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A B C D E F G H I J K LM N O P Q R S T U V W X Y Z 0-9
(A-Z listing includes diseases, conditions, tests and procedures)
 

Foreign Bodies in the Aerodigestive Tract

What are foreign bodies in the aerodigestive tract?

Foreign materials, such as food, toys and other small objects can get lodged in the airway or esophagus as a result of inhalation or swallowing. These objects can end up anywhere in the upper airways or the upper digestive tract, including the nose, throat, the esophagus, the trachea (windpipe) or the smaller air passages in the lungs called bronchi. Children under three years of age are particularly prone to such accidents. Close supervision is needed to avoid these accidents. Small toys should not be given to young children (check warning labels). Nuts, sunflower seeds, raw carrots and popcorn kernels are inappropriate foods for young children. Children can die from foreign body aspiration, and prompt treatment is urged. Prevention is the key!

Symptoms

  • Trouble breathing
  • Trouble speaking
  • Drooling, vomiting
  • Stomach and chest pains
  • Coughing
  • Wheezing, especially when only one side of the chest is affected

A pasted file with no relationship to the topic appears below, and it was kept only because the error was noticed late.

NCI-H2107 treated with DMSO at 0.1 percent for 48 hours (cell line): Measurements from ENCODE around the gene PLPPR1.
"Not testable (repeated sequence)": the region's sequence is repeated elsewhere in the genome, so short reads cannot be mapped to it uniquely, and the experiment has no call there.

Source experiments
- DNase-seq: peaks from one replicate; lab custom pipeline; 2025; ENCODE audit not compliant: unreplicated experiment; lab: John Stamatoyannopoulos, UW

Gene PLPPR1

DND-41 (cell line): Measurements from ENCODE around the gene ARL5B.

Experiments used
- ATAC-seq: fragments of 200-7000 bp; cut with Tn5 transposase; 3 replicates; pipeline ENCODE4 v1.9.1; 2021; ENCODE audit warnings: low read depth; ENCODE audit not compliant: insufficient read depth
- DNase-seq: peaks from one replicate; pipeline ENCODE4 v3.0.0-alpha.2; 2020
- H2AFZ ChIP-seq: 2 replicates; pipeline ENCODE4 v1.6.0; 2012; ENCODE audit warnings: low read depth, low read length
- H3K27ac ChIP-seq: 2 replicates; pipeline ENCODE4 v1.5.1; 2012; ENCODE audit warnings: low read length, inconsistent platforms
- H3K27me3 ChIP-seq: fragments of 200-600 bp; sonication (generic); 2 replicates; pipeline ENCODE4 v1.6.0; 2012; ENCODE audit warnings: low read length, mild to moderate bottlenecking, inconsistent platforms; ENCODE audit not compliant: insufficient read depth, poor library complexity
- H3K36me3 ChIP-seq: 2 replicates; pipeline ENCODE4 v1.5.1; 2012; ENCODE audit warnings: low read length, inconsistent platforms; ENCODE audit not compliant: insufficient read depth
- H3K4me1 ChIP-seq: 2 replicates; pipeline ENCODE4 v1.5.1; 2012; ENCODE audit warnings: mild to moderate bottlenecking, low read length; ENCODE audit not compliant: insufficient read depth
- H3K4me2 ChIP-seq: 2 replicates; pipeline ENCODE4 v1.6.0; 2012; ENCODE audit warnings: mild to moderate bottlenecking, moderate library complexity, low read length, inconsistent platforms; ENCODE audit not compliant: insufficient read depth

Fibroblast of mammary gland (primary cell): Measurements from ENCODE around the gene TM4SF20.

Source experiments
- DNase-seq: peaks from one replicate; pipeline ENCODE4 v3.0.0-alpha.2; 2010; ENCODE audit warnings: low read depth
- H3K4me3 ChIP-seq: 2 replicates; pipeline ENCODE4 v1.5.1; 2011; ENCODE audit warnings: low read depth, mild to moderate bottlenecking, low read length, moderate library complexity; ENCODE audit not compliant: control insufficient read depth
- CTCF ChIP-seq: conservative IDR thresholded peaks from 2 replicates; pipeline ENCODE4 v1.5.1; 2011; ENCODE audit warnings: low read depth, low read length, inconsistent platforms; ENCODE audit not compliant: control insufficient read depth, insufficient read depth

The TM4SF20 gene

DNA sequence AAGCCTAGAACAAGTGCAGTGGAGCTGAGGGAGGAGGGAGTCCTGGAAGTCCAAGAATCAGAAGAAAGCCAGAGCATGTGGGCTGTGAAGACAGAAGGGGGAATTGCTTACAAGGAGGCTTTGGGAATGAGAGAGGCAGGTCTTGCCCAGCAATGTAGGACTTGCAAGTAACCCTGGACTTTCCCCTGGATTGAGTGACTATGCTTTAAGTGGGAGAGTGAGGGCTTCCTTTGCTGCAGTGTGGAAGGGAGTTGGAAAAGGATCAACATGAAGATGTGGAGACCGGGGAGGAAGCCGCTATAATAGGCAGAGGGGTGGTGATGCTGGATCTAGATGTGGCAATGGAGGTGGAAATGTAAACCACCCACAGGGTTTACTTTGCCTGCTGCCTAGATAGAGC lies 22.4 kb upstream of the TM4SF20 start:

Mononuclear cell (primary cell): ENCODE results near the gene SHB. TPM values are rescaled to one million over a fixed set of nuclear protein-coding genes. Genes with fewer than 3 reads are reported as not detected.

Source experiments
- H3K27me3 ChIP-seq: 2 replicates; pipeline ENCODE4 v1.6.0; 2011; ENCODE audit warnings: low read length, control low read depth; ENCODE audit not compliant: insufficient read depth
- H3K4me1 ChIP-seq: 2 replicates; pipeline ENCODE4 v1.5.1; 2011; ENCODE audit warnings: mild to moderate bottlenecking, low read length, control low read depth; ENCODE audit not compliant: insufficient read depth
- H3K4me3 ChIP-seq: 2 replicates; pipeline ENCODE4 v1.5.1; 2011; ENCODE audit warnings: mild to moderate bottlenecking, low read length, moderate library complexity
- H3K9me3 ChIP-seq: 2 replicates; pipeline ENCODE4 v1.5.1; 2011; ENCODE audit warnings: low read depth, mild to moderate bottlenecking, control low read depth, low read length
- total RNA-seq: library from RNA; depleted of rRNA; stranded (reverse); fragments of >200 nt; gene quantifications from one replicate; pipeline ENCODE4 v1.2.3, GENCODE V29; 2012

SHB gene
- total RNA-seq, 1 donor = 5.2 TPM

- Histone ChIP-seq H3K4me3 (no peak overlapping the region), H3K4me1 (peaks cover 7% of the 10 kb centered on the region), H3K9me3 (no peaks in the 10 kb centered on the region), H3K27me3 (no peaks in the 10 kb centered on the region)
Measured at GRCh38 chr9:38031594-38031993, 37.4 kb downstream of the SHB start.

• Cyanosis (bluish skin) due to lack of oxygen
  • Pneumonia that will not improve

If your child’s airway is partially blocked — marked by difficulty breathing, wheezing and/or bluish skin — call 911 or go to the nearest emergency room, as these may be signs of airway obstruction. If the object is stuck in the nose, the following signs may develop:

  • Bad smelling mucus or bloody discharge from one side of the nose
  • Difficulty breathing through the nose

Diagnosis

Diagnosis may include a physical examination, radiographs and bronchoscopy and or esophagoscopy in the operating room.

Treatment

Treatment depends on the cause of the blockage. Call your pediatrician and go to the emergency room for evaluation and treatment.

  • Heimlich maneuver is needed to expel a foreign object caught in the airway with life-threatening airway blockage.
  • Objects lodged in the airway may be removed under anesthesia in the operating room with a laryngoscope or bronchoscope.
  • A tube may be inserted into the airway.
  • Direct opening into the airway (tracheostomy or cricothyrotomy) may be needed.
  • Swallowed foreign bodies can be removed under anesthesia with an esophagoscope.

When to Call for Help

If you suspect that a foreign object is lodged in your child’s airway, call 911 or go to the nearest emergency room.

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